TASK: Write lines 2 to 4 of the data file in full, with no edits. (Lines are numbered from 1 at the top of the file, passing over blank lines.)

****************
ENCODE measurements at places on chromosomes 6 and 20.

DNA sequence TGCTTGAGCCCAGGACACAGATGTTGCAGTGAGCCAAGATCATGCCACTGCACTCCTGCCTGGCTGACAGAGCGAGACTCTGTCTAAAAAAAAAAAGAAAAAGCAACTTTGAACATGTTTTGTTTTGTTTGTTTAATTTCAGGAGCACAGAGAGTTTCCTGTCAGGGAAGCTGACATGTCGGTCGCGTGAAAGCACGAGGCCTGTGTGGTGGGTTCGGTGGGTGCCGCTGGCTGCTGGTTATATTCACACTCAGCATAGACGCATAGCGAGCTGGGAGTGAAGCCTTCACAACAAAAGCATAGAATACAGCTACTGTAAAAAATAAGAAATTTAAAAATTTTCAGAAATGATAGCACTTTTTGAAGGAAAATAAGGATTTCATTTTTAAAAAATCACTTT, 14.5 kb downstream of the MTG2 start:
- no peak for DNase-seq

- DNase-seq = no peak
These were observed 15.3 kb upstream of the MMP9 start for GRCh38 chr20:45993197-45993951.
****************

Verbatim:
DNA sequence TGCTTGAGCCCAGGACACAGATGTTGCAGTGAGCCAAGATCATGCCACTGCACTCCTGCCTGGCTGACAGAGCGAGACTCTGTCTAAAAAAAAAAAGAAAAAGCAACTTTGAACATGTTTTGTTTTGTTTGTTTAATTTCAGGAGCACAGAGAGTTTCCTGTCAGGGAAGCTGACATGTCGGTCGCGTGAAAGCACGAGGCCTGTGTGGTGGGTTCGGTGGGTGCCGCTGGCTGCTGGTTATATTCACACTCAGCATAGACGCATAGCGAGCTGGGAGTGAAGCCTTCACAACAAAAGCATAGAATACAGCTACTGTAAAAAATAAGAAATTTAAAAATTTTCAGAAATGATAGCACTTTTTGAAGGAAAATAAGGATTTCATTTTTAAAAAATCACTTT, 14.5 kb downstream of the MTG2 start:
- no peak for DNase-seq

- DNase-seq = no peak